Here’s how to paint a radiator
Painting a radiator is becoming more and more popular in the world of home heating.
Just pay a visit to some of the bigger DIY accounts on Houzz and Instagram and you’ll find some amazing examples of radiator paint jobs that have been achieved by people with very little painting experience.
But why paint a radiator and can you do it yourself?
Why paint my radiators?
Painting your radiators can help to make them the stand-out feature in a room, blend them into the background or have them complement the space – it all depends on what you want to achieve.
But, whether you want your radiator to match your colour scheme or make it the main point of focus in a room, if you are going to paint your radiator, you’ll want to get the job done properly – and it is definitely something you can do all by yourself!
So, in this ultimate guide, we’ll show you how to paint your radiator, which kind of radiator paint you should use and give you all the expert tips and advice you need to finish the job in style.
This is the ultimate guide to radiator painting!
A step-by-step guide to painting a radiator
You will need:
- This ‘Ultimate Radiator Painting Guide’, obviously.
- A spotlessly clean radiator – you could use our cleaning guide to help you do that.
- Something to protect the floor– old sheets, newspaper, flattened cardboard.
- A pair of ‘paint pants’ and a ‘paint t-shirt’ – you might get a little messy.
- A few of sheets of sandpaper – of various grit grades.
- Some radiator primer.
- The radiator paint (spray or tinned) of your amazing new colour.
- Some paintbrushes – various sizes will help to get the job done.
Top Tip – If you are going to paint your pipework too, it’s probably a good idea to have a little extra cardboard to hand to place between the wall and the radiator – this will help to avoid any unwanted splashes that could spoil the look. We will talk more about painting radiator pipes later.
Time needed: 2 hours.
A step-by-step guide to paint radiators.
- Turn off your radiator & open a window
It may sound obvious, but before you begin to paint your radiator you must be sure it is off and completely stone cold.
If it’s still a little warm, the paint will probably go a little ‘drippy’ and not adhere to the surface of the radiator properly, so make sure it’s off – and that is won’t come back on – until the paint is dry.
It’s also important to make sure you ventilate the room properly.
Open a couple of windows and doors to ensure you’re not breathing in paint fumes – this is even more important if you choose to use spray paint.
- Clear the area
Get the vacuum out and clear the area of as much dust and dirt as you possibly can.
Move furniture out of the way and be sure that anything that could get stuck to the paint is also out of the room – this includes cats and dogs too!
Remember, no matter how careful you think you are, paint is going to get splashed – 100% – so, clear the space and put your old sheets, cardboard or newspaper down to protect the area as much as you can.
- Clean the surface of the radiator
You may not realise it, but your radiator will have picked up a good deal of dirt, grease and grime over the years.
No matter how clean your home is, there will be a build-up of dirt that you need to get rid of before you can start to paint your radiator.
A quick wipe down with a damp cloth or sponge, some warm water and mild detergent or washing up liquid should do the trick.
If you have a particularly dirty radiator, you could use our ultimate radiator cleaning article to help you.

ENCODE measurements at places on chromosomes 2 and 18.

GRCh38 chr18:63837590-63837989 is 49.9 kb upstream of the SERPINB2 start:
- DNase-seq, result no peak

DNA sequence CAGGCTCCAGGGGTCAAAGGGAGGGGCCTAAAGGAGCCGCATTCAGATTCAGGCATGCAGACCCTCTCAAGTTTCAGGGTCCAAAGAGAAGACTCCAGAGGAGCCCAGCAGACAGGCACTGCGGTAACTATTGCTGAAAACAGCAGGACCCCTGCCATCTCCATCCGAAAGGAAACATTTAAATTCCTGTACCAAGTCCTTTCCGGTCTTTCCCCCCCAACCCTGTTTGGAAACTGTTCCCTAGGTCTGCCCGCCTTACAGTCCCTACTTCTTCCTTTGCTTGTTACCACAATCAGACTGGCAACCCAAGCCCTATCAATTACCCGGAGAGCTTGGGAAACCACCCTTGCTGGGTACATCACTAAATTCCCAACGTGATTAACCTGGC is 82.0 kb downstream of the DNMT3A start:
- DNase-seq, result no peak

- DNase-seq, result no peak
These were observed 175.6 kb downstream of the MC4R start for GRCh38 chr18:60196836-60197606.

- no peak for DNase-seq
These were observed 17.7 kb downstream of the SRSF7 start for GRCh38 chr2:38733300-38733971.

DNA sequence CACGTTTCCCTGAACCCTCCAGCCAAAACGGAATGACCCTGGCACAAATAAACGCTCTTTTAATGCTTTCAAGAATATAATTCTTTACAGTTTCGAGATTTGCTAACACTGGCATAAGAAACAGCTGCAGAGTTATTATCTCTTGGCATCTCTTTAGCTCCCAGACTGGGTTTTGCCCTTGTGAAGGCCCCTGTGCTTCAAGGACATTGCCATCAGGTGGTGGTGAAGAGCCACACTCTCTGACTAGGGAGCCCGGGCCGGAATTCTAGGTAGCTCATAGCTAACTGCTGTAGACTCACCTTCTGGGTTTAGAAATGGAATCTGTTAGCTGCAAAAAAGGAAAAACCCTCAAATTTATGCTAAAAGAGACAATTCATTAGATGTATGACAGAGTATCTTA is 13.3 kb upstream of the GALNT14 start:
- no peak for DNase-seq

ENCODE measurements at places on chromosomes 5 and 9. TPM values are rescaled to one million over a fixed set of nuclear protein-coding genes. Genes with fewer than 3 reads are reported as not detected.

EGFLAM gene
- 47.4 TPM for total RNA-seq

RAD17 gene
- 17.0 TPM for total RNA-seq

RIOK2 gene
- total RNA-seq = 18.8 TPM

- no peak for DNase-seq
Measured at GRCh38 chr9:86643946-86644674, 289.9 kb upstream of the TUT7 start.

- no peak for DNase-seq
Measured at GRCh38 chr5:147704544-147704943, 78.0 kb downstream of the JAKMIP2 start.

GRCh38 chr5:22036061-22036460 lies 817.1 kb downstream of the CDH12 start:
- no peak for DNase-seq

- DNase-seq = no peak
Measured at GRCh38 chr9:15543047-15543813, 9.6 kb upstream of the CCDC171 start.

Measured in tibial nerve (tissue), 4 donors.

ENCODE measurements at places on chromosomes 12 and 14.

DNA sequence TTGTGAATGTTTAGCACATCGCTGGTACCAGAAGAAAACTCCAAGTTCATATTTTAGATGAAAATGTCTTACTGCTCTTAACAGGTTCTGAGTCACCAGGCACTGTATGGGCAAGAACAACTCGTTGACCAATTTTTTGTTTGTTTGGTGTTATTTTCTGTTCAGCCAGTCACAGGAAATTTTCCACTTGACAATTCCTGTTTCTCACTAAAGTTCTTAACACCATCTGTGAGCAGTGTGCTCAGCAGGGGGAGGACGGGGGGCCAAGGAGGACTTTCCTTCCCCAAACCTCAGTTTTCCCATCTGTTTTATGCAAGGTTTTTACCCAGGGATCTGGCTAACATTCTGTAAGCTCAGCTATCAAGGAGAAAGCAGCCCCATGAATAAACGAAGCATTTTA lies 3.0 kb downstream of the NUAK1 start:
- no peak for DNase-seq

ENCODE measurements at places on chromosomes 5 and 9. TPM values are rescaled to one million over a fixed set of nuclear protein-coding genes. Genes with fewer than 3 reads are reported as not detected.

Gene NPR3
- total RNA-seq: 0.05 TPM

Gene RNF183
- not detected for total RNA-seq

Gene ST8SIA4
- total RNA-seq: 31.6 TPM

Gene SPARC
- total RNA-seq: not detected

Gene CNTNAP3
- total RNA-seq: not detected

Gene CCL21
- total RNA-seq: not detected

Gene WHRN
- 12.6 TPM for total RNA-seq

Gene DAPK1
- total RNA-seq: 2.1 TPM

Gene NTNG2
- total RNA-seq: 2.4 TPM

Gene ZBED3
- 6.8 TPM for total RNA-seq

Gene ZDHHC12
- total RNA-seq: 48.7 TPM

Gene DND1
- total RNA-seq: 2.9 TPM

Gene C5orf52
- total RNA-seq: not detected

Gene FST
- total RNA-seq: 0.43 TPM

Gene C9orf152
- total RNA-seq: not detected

Once your radiator is nice and clean, dry it off and begin to sand it down.
- Sand the radiator
Sanding your radiator will help to slightly roughen the surface, making it easier for the paint to stay in place.
Using both higher and lower grit sandpaper to get rid of any unwanted surface debris – and paying close attention to any rough spots you come across – begin to sand the surface of your radiator.
Taking the time to do this properly will ensure you have a nice even surface to start painting – if you just slap the paint on, it will always look rough.
Once you’ve removed all the rough edges and rust marks, dust the radiator clean again.
It may be a good idea to use a vacuum cleaner at this point to remove any fine bits of dust and use a damp cloth to wipe it down again, being sure to let the radiator dry completely before you start to apply paint.
- Add your radiator primer
Before you can add a glorious new top coat of paint to your radiator, you’ll need to apply a metal primer or a specialist radiator primer first.
It’s very important to do this to ensure that any bare or rusty parts of the radiator are protected and to provide a good, solid base for the rest of the paint to cling to.
If you came across a few rust spots whilst you were sanding your radiator down, it may be worth using an anti-corrosive primer as this will prevent the rust from getting worse over time.
To apply the primer coat, you can use a standard paintbrush or, if you have a particularly unusually shaped radiator to paint, perhaps invest in an angled radiator brush instead.
If you are using a metal primer spray, make sure that you keep the nozzle about 6 to 8 inches away from the radiator’s surface to avoid spraying too heavily.
Glide the can in smooth motions up and down the radiator to prevent to paint from dripping and to get a nice even finish.
Whatever kind of primer you choose to use, always leave it to dry completely before reaching for the paintbrush.
If you’re unsure how long the primer will take to dry, check the manufacturer’s instructions.
- Apply your top coat of radiator paint
Being sure that your radiator primer is completely dry and that the room is well ventilated, give your radiator one last wipe down before you start to paint.
If you’re using tinned paint, give the tin a good shake before you open it up and, once you have it open, give the paint a good mix with a stick.
Take your chosen brush and apply the paint to the surface of the radiator – being careful NOT to overload the brush.
Please note: Paint in the same direction as the grooves of the radiator for a neat finish.